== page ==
City College Agrees to have Teepee Removed from Campus After Meeting with American Indians

Wooden teepee coming down at Santa Barbara City College

Wooden teepee coming down at Santa Barbara City College

SANTA BARBARA—After a Monday afternoon meeting with American Indian students, Chumash tribal officials and representatives from the American Indian Movement – Southern California, Santa Barbara City College (SBCC) officials have agreed to dismantle the teepee that was installed on the community college’s West Campus last Wednesday.

“The structure is an interactive student art project created by student artists enrolled in an academic art course at SBCC. According to their proposal, the goal “is to create a comfortable and inviting environment that transcends the day-to-day life, in which creates a relaxing and healing experience for the SBCC student community,” stated Joan Galvan, public information officer, at Santa Barbara City College in an email to Native News Online on Monday, prior to the meeting.

Teepee - Art or Insult?

Teepee – Art or Insult?

The teepee was built with the assistance of a licensed contractor. It is lined with pillows, blankets and rugs. It includes a shelf of blank books in which anyone could feel free to write their thoughts anonymously, according to Galvan.

The teepee was met with resistance from several American Indian students who attend the community college located northwest of Los Angeles.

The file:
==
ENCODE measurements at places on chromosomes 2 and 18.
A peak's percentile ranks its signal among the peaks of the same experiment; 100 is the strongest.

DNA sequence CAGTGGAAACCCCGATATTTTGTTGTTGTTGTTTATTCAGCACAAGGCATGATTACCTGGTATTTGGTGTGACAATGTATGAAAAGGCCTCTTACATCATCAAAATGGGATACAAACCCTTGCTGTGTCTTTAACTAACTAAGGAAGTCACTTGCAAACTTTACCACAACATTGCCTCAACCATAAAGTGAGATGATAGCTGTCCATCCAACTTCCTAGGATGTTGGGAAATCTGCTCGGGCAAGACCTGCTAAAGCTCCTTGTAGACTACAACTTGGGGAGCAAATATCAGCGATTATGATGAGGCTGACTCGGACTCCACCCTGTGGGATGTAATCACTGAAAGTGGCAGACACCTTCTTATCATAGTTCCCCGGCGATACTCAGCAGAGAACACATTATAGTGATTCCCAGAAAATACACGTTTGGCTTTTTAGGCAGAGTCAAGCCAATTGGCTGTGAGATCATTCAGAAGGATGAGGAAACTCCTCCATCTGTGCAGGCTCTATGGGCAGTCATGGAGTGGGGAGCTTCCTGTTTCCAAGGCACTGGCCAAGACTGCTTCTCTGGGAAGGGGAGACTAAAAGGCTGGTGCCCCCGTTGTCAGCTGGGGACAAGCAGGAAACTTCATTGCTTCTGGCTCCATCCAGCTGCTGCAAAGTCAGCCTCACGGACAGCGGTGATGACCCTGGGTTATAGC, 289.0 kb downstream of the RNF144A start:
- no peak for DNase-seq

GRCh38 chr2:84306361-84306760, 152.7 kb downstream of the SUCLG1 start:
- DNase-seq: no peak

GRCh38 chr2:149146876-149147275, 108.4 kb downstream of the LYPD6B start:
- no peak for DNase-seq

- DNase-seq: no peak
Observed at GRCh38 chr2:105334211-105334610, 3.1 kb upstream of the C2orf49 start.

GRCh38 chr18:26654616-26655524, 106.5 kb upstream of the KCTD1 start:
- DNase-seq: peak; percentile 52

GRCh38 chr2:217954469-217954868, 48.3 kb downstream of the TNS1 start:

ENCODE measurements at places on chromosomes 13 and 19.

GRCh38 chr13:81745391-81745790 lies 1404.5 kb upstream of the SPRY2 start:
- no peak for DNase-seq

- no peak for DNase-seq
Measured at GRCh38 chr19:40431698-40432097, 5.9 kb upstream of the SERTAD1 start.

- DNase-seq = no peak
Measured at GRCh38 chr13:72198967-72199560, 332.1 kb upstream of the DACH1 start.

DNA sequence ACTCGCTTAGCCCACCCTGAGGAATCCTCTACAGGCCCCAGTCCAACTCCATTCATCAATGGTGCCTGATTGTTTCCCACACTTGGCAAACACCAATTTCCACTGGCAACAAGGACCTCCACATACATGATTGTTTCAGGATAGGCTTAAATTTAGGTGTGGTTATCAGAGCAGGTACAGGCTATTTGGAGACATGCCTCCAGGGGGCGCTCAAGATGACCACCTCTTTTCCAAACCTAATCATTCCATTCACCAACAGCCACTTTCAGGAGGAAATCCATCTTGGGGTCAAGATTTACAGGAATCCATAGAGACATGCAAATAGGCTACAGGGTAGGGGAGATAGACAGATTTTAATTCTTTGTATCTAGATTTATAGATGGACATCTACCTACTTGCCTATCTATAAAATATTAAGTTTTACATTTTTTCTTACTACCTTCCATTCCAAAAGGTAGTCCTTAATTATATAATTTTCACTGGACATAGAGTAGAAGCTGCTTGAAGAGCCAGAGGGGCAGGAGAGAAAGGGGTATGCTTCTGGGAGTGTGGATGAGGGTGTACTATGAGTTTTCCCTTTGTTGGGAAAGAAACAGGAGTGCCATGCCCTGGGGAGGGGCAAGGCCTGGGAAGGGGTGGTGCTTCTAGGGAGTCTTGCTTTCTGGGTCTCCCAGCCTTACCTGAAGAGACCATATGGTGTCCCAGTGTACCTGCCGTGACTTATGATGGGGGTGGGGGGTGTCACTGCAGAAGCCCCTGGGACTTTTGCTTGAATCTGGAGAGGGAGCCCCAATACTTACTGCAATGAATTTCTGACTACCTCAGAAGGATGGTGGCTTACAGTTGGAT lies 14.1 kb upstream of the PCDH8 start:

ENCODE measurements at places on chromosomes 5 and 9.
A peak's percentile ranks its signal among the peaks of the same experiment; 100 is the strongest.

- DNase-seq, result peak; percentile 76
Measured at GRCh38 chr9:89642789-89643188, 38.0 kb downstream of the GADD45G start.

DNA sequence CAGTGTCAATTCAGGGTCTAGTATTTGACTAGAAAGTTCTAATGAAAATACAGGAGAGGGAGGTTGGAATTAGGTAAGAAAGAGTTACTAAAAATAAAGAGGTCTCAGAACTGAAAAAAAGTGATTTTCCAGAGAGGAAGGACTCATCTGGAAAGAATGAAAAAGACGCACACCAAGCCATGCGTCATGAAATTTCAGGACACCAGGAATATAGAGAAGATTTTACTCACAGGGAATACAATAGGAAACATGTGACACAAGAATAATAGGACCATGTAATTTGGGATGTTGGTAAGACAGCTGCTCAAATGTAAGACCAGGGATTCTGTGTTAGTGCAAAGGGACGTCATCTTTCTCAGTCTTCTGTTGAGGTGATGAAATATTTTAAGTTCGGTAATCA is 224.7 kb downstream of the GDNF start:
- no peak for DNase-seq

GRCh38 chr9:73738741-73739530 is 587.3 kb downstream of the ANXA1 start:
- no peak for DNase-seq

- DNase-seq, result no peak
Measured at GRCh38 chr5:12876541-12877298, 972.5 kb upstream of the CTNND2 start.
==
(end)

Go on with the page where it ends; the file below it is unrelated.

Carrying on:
“The acceptance of this ‘art piece’ is a mockery of my people. By allowing this its making it okay for anyone, anywhere to exploit my culture, tradition, and me for their benefit. With no consequences it allows more generations to continue this bad habit. Having our culture used for playtime and dress up places an image of a fairytale fantasy, which results in believing Natives cease to exist,” commented Laina Godinez (Mexica, Cherokee, Yaqui)
Laina Gondinez and Eric Heras fought to have teepee removed

Laina Gondinez and Eric Heras fought to have teepee removed

“I think it’s very insensitive of the history that was done to Native Americans. I believe that SBCC faculty condones this type of behavior. We constantly have to live with disrespect. Since I was attending the ‘number one community college’ I would have the right to be free of stereotypes. This is an act of superiority for non-Native students and I will not and am not okay with it,” commented a Cherokee and Yaqui student who chose to remain anonymous.

Eric Heras (Apache) posted the following statement on his Facebook and Instagram accounts in response to the negative comments he received from fellow students for speaking up:

“I wish this could be considered an act of unintentional misunderstanding. When you use stereotypes and don’t consent from the people you are stealing culture from you are intentionally or unintentionally being disrespectful. putting your own twist does’nt make it ok either. The dominant culture’s portrayal of Natives has mislead everyone (Indigenous and Non-Indigenous) to believe the feathered war bonnet, stoic warrior on horseback riding through the desert killing innocent White “settlers” is who Native People are. Am I the same Indian messing up the White peoples fun? I have asked for guidance from my elders at Santa Barbara City College, tied for #1 city college in the nation, hoping to right this wrong. I have not been acknowledged by them yet. We can all just laugh it off or like my fellow student put it: ‘If it offends you keep it to yourself.’ But when do we become humans again? At a place of higher knowledge why would this be acceptable?

‘I’m just a human being trying to make it in a world that is very rapidly losing its understanding of being human.’ – John Trudell.” 


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